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The GLA have delayed use of their new energy strategy guidance requirements until 31st July 2022.  The information we provided last month remains correct except the go-live-date, which has been pushed back until the new software is available, on the 31st July 2022.  The GLA have however added additional requirements and benchmarks. The following summarises the changes:

  • The new requests include reporting energy use intensity (EUI) and targeting an overall onsite 50% CO2 emissions reduction for dwellings. These two are not policy requirements, but an explanation will be expected if they can not be attained;
  • EUI is an annual area weight measure of all building energy use and is linked to Be Seen. The GLA have set benchmarks for heating and overall energy use by building type;
  • Overheating assessments are expected to be conducted in compliance with Approved Document O. The GLA have an expectation that even in the hotter conditions, most spaces will comply using passive measures. This is contrary to their own statement which acknowledges the challenge. Planning applications will therefore have to consider this carefully, potentially considering adaptive measures;
  • The GLA’s guidance states it is not expected that active cooling will be proposed for any residential development. This raises questions for compliance with Part O especially in situations when windows cannot be opened, passive measures have been maximised and there are significant noise and/or air quality concerns. Could this lead to restricting development locations?
  • Connection to existing heat networks is still to be prioritised but two added conditions will make CHP led networks challenging. The first condition is ensuring compliance with Part L 2021 minimum existing heat network parameters. The second would require existing heat networks to have a transition plan. Where this plant is not operational by 2027,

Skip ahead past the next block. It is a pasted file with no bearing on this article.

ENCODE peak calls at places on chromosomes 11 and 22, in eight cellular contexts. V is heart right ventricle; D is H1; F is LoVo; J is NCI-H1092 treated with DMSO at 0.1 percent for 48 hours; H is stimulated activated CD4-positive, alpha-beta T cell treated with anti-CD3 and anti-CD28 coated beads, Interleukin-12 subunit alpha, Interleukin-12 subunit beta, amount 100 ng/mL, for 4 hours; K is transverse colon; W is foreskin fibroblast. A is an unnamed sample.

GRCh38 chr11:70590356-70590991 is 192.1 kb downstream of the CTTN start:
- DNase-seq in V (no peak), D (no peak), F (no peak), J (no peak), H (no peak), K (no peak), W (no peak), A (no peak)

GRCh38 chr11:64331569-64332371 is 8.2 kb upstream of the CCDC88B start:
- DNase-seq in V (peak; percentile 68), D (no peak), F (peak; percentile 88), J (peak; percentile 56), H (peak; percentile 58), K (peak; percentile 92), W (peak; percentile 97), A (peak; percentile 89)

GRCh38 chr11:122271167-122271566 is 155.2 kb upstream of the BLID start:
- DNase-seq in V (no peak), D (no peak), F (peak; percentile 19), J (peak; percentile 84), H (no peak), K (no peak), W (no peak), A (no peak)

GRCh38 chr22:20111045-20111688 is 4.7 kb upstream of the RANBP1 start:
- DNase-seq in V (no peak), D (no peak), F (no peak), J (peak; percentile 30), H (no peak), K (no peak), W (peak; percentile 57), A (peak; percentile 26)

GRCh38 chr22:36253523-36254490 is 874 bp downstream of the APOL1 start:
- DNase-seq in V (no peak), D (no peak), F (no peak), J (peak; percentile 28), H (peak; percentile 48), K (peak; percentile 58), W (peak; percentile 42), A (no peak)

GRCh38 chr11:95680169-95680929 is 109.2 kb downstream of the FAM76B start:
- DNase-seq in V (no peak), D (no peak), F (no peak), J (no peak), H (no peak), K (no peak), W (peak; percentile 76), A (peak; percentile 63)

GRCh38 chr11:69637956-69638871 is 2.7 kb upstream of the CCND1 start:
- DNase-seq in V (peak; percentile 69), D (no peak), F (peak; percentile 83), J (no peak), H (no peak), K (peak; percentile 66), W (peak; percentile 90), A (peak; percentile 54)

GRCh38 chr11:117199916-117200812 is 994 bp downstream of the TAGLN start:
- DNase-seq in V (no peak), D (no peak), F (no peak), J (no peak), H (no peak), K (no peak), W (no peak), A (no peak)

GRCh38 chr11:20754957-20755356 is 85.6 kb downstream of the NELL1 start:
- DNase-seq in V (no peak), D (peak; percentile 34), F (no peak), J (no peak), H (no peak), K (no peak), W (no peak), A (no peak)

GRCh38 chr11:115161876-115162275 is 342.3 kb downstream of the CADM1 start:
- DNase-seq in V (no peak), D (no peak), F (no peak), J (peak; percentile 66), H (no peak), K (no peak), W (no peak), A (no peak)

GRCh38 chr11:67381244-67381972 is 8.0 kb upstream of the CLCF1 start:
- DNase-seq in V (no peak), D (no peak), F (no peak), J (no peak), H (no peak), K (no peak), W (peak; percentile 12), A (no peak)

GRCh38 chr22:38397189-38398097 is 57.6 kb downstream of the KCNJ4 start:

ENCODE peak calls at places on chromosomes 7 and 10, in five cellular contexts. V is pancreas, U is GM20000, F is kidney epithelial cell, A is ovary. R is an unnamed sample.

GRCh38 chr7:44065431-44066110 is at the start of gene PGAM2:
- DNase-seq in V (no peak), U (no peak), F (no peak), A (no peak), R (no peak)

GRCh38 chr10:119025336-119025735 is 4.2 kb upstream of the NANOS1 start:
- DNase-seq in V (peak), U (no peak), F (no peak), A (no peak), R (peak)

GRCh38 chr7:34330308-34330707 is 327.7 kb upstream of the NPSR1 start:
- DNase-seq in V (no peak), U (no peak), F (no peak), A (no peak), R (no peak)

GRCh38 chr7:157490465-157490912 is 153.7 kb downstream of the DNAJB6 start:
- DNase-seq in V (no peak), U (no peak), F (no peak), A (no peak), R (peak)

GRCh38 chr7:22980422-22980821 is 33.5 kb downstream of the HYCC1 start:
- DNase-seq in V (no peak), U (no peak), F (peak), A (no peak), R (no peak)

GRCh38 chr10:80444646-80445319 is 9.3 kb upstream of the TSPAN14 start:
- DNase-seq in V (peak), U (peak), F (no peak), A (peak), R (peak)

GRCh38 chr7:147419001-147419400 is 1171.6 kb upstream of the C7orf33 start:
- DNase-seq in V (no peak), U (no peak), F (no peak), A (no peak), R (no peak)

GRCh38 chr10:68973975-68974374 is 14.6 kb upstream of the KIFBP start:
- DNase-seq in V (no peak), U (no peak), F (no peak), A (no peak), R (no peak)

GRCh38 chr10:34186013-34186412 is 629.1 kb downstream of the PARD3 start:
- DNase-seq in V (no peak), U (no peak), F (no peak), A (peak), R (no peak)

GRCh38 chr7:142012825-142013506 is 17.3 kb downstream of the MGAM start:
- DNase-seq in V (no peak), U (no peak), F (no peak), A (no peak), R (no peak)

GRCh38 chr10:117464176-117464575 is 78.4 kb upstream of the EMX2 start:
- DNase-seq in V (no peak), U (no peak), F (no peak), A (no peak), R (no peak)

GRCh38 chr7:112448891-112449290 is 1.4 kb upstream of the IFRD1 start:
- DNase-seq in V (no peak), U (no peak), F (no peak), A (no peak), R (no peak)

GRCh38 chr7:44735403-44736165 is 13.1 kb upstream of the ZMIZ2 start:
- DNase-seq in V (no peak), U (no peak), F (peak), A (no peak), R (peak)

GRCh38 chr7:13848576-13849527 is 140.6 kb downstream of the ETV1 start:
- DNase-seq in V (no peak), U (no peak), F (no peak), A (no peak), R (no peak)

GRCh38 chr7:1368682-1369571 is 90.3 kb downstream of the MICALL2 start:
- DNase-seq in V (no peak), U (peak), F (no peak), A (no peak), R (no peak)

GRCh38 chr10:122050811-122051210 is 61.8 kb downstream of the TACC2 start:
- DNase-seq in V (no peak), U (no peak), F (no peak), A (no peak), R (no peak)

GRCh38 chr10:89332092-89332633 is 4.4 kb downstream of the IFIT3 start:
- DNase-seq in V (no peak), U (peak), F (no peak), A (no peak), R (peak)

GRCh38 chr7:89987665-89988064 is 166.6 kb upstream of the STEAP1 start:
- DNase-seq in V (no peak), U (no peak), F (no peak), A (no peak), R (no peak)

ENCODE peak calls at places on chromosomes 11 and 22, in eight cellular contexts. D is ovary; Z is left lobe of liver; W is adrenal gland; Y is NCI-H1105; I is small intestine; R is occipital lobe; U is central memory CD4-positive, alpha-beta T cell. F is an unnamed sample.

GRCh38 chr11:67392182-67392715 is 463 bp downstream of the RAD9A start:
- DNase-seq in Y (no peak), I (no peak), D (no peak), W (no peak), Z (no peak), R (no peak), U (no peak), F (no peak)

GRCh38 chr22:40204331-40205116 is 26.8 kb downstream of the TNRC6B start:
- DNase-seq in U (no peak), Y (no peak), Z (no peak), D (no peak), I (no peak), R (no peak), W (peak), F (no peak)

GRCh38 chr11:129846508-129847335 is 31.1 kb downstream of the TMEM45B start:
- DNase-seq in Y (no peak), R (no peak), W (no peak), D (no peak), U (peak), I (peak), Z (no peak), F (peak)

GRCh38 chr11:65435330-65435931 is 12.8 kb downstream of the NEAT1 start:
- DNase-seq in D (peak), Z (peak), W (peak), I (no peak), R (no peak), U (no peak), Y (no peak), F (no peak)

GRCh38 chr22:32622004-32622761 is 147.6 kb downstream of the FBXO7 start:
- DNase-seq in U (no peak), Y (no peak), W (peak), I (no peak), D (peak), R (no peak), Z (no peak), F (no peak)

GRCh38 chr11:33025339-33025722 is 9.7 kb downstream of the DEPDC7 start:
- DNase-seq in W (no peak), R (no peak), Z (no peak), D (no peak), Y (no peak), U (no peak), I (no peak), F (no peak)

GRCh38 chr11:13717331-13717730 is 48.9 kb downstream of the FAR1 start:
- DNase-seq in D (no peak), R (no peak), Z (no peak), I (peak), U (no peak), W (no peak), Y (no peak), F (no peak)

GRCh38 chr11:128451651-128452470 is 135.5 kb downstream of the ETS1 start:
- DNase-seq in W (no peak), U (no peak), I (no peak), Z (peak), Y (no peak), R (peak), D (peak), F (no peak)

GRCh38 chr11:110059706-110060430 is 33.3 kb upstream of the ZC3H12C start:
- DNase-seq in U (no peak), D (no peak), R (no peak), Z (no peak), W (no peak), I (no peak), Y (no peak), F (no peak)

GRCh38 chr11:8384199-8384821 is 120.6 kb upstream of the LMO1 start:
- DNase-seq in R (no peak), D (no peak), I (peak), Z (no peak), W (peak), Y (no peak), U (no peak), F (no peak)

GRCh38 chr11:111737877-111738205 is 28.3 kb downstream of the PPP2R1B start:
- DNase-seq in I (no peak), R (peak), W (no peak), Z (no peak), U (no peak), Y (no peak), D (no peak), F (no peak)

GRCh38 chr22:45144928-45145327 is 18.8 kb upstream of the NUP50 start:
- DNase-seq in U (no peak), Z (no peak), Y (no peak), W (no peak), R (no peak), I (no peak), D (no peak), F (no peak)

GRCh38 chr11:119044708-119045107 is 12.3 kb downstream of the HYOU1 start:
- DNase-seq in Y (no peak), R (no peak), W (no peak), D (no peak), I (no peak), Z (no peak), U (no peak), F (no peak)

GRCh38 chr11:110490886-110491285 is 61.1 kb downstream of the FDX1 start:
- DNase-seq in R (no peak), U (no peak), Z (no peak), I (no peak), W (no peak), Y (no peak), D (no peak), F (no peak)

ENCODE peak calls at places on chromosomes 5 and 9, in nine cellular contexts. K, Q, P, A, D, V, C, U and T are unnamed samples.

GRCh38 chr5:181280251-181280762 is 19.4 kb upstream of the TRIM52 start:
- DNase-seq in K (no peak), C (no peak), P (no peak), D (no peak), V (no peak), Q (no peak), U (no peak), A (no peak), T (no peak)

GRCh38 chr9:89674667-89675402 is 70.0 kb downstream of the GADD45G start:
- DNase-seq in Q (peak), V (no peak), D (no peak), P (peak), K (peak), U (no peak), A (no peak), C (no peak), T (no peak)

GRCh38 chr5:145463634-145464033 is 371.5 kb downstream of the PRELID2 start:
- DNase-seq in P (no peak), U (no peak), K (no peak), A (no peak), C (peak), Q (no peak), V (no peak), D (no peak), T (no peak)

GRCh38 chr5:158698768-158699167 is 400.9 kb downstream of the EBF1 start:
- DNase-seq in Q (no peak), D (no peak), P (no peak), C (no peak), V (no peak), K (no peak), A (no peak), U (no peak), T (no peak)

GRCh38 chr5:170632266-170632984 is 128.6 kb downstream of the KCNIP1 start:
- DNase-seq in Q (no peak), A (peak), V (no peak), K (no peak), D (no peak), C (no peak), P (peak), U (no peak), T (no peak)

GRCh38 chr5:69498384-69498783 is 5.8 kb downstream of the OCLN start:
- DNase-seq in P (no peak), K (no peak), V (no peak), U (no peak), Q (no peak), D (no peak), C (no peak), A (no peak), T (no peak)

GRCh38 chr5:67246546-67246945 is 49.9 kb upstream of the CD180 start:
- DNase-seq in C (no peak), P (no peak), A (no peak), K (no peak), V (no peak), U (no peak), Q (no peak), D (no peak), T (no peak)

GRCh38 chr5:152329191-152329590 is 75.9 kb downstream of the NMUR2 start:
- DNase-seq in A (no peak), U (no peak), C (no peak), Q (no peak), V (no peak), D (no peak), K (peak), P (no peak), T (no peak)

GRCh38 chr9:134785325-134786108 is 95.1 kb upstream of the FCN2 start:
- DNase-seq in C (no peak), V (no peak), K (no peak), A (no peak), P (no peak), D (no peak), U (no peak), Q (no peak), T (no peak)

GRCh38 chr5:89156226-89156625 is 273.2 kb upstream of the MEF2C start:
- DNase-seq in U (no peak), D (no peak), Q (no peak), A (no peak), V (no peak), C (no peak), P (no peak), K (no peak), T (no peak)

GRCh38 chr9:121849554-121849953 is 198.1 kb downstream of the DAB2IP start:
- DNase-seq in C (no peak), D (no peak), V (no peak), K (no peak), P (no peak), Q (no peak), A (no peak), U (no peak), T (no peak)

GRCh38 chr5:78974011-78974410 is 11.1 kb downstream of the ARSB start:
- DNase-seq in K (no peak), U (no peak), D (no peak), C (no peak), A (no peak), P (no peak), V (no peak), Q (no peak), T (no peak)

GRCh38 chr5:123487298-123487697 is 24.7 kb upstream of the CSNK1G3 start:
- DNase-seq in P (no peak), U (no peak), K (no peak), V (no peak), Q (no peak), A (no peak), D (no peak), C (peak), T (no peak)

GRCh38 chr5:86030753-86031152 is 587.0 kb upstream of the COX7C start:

• As previously noted, the assessment methodology is now fully in alignment with Part L 2021.
  • Dwellings must target a 10% reduction in CO2 emissions through energy efficiency measures. This should be largely possible when achieving the Part L 2021 fabric requirements.
  • Commercial units must target a 15% reduction in CO2 emissions through energy efficiency measures. This is going to be very challenging as building services’ (heating, cooling, lighting, ventilation) efficiency drives the improvement. Part L 2021 utilises what current typical practice considers as very efficient and introduces solar photovoltaics (PV) to the comparison.
  • Heat pump heat networks will continue to be prioritised for larger developments. Though the guidance still considers ambient loop technology as the lowest technology to consider on the heating hierarchy. This position may change should more developments require cooling. This is because currently the GLA guidance suggests that separate heating and cooling networks would be prioritised, which could be considered inefficient.
  • The GLA policy requires maximising renewables therefore PV continues to be a requirement, though it will have less of an impact on the CO2 emissions offset payment. It should be noted that new roof designs may be required to change to allow commercial units to have access to PV to allow them to comply with Part L requirements.
  • Be Seen is a greater feature in the requirements linked through the energy hierarchy. The requirements to consider all energy use will require greater consideration as there are now formal metrics that are required to be reported.
  • Whole Life Cycle Carbon Assessment (WLCCA) is a requirement for referable schemes and is discussed lightly in the guidance. The energy strategy results will be fed into the WLCCA assessment. The new requirements are not expected to have a significant impact on the WLCCA as the current benchmark do not consider energy use but require reporting.